On prejudice

When you read that title, I bet you thought about racism, sexism, homophobia or any one of the other envies and bigotries that curse human society.

Sorry to disappoint you, but this post, while touching on all those areas, is far more general.

Let me pose a question. Take a look at this picture and, without reading further, think about what you see.


What did you come up with?

  • The literalist might say “a platform at a North London train station with a car park in the background”.
  • A petrol head may say “a 2012 1.2 litre Ford Plonko”
  • A car thief might say “a promising place to stop off later. Some decent cars there.”
  • A Hendonite might say “Home”
  • A Marxist might say “a borgeouis display of material wealth in a fascist state where even the means of transport are in the hands of greedy fat cats. Nationalise rail today!”
  • A frustrated commuter might say “an empty Thameslink platform? Never seen that before!”

You get the idea. This is a facile example, but the point – that you see the same thing differently depending on your prejudices – is brought home time and again on social media and the blogsphere.

For example, the other day I saw this tweet on my timeline (remember I am @GoonerEll):


These facts may tell the Bad Doctor all he needs to know, but what it tells him remains a mystery. Does it tell him human society is racist (a white woman earns more than a more highly skilled black woman)? Image-obsessed or shallow (a skinny woman earns more than a curvy woman)? Hates America (a Russian woman earns more than an American)? Generally unfair (a person should earn what they deserve through their professional efforts)? Or perhaps, generally fair (a person can make money by working hard and taking advantage of the opportunities life presents, even if other are more naturally talented in their field)?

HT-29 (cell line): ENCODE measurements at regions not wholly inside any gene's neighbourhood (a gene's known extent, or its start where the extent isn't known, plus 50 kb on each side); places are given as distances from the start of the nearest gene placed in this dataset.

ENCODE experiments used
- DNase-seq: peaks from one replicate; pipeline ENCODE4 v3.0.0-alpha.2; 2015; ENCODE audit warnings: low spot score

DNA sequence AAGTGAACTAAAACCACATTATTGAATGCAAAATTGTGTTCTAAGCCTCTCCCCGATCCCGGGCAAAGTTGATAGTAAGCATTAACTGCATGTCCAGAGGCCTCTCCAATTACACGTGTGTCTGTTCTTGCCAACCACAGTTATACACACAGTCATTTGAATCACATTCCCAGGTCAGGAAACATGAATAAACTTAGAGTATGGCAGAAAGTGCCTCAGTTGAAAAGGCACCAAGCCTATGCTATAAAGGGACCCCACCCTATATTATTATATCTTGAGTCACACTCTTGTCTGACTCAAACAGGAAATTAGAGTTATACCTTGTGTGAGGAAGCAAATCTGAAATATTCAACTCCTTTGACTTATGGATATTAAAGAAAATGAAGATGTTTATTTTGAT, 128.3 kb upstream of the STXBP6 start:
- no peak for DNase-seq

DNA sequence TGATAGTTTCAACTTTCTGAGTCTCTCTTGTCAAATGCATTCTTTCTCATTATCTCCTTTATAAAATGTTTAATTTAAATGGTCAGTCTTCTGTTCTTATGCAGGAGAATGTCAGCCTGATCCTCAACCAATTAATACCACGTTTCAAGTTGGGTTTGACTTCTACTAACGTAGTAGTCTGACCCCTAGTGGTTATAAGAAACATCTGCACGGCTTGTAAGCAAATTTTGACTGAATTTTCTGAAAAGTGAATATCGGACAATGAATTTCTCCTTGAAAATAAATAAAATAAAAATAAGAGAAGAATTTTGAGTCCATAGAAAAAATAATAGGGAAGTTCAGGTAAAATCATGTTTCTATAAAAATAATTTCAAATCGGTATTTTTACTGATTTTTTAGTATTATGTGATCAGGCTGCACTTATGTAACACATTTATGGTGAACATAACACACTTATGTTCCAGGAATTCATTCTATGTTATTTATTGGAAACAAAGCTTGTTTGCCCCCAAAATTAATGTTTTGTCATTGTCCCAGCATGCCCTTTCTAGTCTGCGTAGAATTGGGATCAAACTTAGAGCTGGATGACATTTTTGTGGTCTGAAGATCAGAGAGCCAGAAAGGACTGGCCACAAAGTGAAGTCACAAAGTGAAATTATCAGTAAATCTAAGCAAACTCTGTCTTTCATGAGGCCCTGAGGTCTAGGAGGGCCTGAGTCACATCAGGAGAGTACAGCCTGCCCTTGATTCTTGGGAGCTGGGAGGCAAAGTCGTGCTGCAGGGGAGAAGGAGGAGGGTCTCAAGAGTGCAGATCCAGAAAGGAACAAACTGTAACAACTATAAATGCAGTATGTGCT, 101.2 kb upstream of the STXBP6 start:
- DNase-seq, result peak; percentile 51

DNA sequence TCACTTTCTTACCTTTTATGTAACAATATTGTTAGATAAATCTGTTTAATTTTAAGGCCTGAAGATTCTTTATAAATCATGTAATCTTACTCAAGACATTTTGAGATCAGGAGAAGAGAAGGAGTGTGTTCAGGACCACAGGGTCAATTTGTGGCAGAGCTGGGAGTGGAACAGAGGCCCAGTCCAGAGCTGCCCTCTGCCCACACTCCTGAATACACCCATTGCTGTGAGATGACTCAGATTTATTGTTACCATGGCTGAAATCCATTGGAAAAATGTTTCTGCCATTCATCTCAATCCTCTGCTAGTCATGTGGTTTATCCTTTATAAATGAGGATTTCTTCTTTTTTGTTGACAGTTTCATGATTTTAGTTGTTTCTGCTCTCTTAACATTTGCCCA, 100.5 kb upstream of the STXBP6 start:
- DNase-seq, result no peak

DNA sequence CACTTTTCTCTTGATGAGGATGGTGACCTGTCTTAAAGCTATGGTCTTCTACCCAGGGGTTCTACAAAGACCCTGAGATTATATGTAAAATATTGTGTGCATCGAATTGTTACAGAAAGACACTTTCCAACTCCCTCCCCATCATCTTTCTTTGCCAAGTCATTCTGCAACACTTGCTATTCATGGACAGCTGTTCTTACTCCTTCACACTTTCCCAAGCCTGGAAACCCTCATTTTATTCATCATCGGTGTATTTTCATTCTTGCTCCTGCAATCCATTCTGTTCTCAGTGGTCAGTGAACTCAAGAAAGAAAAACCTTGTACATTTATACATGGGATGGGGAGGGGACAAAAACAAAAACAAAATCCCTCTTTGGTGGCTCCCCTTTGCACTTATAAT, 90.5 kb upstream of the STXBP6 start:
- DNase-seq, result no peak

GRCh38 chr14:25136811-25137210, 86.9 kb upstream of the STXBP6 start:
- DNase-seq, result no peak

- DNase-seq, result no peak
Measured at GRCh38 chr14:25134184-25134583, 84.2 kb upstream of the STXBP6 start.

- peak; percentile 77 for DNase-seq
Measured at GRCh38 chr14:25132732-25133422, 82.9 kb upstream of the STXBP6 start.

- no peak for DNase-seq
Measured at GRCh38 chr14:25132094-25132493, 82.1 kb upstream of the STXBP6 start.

To me, this tweet is evidence that users of social media have a pathological tendency to over-simplify complex issues and to use a sample size of 2 to confirm their own preconceptions about the world!

I am perhaps labouring the point. But it’s an important point worth labouring.

Like all humans, I make subconscious and conscious assumptions about everything I see and hear and many of these will become obvious as my blog grows. I don’t apologise for that, and I don’t expect that readers will necessarily share them. All I ask is that you have an open mind.

Speak soon


2 thoughts on “On prejudice”

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